Ah… it’s funny that I agree with most of you write even before being there, and also funny that just like you I found Trebinje on Google Eeartjh while preparing my visit in this area and thought exactly the same… “why not…?” Imediately, by Bosnian friend who was at my flat at the moment said “Why the hell would you go to such boring place…?”

  5. Very good reporting but we still don’t know if you can get back from Trebinje to Dubrovnik the same day. Does anyone know if this is possible.

    • I wouldn’t try that. It was hard enough just to get to Trebinje from Dubrovnik.

      • Agreed. Just checked my photo of Dubrovnik’s bus schedule (circa 2010) and they only have one departure daily to Trebinje, at 1:30 PM. Kind of incredible that this is the only transport available between two fairly large cities that are so close to one another.

      • Will you believe if I tell you that prior to the war there had been 19 daily buses between these two towns? It is a shame what a bunch of lunatics can do!

  6. How about hiring a taxi to take you from Dubrovnik to Bosnia for a day tour? Can you do that?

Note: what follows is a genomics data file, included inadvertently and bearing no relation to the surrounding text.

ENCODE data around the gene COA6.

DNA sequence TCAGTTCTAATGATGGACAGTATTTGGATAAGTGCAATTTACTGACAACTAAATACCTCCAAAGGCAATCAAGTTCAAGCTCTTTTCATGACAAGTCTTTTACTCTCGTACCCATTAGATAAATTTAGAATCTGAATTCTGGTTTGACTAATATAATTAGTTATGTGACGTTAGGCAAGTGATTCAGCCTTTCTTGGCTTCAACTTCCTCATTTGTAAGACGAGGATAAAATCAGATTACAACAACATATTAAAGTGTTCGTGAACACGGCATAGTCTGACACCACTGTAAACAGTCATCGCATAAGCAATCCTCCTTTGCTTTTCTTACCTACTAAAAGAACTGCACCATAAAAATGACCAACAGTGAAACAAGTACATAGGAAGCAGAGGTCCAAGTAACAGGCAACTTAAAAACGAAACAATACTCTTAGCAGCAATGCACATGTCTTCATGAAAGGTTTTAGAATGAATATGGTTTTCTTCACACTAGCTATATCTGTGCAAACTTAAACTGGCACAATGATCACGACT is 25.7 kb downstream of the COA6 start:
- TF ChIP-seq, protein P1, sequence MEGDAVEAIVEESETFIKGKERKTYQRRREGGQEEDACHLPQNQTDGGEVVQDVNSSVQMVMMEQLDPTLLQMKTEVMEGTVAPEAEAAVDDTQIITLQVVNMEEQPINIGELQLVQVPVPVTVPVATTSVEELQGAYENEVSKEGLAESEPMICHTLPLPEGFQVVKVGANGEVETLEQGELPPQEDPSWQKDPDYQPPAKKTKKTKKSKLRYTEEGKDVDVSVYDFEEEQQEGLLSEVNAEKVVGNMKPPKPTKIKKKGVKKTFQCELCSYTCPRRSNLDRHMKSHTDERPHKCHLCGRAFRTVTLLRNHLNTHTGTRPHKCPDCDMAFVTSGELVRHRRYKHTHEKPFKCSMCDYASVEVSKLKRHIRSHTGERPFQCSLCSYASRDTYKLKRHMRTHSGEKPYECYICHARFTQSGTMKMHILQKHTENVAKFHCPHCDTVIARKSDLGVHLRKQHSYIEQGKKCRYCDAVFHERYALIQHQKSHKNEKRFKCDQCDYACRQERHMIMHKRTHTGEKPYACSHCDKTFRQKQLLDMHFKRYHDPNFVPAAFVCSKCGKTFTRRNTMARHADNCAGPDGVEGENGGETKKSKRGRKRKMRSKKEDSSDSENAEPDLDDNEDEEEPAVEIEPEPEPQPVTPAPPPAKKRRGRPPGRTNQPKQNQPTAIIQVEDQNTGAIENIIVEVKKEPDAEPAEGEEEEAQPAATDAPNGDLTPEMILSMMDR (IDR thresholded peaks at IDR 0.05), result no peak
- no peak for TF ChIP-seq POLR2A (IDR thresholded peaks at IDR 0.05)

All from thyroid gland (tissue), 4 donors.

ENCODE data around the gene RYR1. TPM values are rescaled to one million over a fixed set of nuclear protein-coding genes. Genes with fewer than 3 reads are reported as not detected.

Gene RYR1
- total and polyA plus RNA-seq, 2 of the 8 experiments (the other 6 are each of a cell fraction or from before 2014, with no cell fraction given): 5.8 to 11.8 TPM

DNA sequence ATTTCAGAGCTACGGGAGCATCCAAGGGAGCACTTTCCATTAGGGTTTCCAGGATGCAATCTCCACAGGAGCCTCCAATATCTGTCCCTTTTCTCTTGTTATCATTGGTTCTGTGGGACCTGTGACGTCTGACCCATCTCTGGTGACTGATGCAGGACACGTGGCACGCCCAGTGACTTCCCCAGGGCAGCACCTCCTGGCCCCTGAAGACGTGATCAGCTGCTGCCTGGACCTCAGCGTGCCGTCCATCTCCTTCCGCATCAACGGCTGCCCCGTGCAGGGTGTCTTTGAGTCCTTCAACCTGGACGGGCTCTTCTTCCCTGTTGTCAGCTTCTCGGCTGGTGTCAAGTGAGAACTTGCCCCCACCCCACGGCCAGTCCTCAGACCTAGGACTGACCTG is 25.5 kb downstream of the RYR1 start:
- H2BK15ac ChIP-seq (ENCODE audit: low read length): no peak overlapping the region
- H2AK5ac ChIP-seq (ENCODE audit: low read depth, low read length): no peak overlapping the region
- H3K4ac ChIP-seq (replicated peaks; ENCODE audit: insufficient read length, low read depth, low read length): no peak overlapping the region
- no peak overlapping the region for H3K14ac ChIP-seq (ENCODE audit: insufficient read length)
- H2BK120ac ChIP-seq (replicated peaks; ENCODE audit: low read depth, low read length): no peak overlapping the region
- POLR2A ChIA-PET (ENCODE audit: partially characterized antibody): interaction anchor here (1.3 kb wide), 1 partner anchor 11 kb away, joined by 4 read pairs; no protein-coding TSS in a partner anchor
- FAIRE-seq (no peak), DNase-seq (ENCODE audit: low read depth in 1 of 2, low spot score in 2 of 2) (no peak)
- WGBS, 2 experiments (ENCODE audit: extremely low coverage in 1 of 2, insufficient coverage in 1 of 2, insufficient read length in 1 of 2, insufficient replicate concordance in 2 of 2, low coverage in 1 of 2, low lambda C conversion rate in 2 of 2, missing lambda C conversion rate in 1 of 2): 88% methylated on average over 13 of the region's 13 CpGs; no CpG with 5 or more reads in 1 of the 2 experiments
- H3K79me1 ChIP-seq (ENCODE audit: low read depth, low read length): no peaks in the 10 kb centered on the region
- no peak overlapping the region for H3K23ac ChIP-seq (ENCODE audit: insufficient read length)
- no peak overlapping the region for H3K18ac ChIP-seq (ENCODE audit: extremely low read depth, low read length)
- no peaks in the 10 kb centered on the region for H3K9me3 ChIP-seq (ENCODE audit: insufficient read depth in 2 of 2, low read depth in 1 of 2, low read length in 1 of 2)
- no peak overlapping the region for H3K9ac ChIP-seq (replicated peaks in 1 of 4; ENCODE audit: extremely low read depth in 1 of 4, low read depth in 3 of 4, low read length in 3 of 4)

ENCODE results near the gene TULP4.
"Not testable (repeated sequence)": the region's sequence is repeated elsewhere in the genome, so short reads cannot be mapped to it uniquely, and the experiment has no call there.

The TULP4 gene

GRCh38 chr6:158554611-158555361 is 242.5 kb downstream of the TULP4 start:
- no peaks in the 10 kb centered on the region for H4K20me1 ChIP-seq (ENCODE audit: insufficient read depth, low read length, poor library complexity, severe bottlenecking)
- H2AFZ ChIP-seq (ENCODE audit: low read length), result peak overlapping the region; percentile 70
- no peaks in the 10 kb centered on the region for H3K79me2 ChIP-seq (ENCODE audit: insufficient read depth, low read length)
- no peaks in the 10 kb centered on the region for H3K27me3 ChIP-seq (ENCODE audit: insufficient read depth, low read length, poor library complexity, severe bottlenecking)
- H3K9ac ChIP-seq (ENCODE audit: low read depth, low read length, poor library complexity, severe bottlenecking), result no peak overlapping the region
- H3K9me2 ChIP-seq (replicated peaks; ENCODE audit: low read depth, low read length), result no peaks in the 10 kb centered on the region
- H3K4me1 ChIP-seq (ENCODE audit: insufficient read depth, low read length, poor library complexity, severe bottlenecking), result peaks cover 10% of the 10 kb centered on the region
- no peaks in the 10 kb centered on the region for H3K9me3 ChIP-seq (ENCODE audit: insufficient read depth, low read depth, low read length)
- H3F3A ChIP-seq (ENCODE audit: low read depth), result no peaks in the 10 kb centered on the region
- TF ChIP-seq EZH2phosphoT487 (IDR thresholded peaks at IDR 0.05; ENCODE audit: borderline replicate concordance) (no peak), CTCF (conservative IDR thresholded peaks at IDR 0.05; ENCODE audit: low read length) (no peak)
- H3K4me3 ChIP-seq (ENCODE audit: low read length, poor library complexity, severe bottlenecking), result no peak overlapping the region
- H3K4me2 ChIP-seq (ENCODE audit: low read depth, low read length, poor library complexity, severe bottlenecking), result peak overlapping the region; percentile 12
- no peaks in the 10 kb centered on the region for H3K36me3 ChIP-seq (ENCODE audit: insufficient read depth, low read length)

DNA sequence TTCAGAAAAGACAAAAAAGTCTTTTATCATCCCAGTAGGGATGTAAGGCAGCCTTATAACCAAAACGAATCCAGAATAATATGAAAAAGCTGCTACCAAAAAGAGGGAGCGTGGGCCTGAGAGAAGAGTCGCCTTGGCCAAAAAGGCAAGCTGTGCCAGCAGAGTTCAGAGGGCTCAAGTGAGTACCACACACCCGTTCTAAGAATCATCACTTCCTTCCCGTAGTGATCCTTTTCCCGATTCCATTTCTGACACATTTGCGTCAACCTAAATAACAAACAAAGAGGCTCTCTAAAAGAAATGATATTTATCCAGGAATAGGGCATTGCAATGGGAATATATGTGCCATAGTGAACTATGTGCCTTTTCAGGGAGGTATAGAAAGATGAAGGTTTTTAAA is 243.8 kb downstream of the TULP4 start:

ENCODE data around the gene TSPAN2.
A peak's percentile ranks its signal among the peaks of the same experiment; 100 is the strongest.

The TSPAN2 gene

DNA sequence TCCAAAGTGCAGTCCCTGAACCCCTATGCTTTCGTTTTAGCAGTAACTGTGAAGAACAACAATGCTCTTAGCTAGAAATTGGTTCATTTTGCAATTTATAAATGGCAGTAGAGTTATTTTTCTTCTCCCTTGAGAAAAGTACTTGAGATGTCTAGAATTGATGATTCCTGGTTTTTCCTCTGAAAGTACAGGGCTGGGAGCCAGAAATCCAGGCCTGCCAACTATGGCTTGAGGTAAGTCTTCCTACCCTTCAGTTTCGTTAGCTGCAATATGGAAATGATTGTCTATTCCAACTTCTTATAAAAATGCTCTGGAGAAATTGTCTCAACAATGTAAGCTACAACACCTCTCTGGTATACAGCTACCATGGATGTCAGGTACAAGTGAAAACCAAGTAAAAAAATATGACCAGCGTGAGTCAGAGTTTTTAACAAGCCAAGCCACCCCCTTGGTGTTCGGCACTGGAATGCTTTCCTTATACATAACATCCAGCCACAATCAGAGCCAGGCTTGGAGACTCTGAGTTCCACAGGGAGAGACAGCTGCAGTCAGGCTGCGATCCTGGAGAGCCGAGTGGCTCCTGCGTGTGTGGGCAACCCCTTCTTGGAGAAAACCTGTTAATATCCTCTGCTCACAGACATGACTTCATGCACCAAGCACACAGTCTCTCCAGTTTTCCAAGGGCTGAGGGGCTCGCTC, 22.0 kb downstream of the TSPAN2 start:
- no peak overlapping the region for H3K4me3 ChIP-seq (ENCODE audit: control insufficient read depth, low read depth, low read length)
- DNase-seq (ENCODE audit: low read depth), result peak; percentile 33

• Yes! You can do it, but it is quite expensive. If you take a cab from Dubrovnik it might cost to 300-400kunas.
      And if you call a taxi driver from Trebinje it would be around 250-300.

      Ps. Love the article 🙂

  7. Thank you so much for this comprehensive view of Trebinje! We read this while in Dubrovnik last month and went to Trebinje for the day despite all attempts to dissuade us from this folly by local Croatians. We really enjoyed a few hours wandering the town and seeing a real town that was not flooded with tourists and related shops. We hired a car for 1000 kuna round trip – not cheap but worth it for our family of 4.

    • So great to hear that there are people like you. I am from Trebinje and we know how this conflict was stupid and artificially made in the centers of power far from both these two towns. Dubrovnik people simply do not want to know that many of us were and are still unhappy with what happened. As if they simply want enemies 30 km away from them, which is ridiculous since so many of them come to our town to buy, to visit dentists (it is cheaper), and we go to the Riviera beaches…so life is already finding its way.

      • Dragane, razmisljali smo da dodjemo u Trebinje iz Beograda, sredinom novembra, na produzeni vikend. Kakva je atmosfera u gradu u to vreme ili preporucujes da to ostavimo za toplije dane?! Takodje smo mislili da jedan dan odemo do Dubrovnika. Kako ne bi isli kolima, vec tim busom u 10h (ako je i dalje samo taj jedan polazak…), interesuje me, ako mozda znas, koliko bi kostao taxi da dodje po nas? Unapred hvala na informacijama!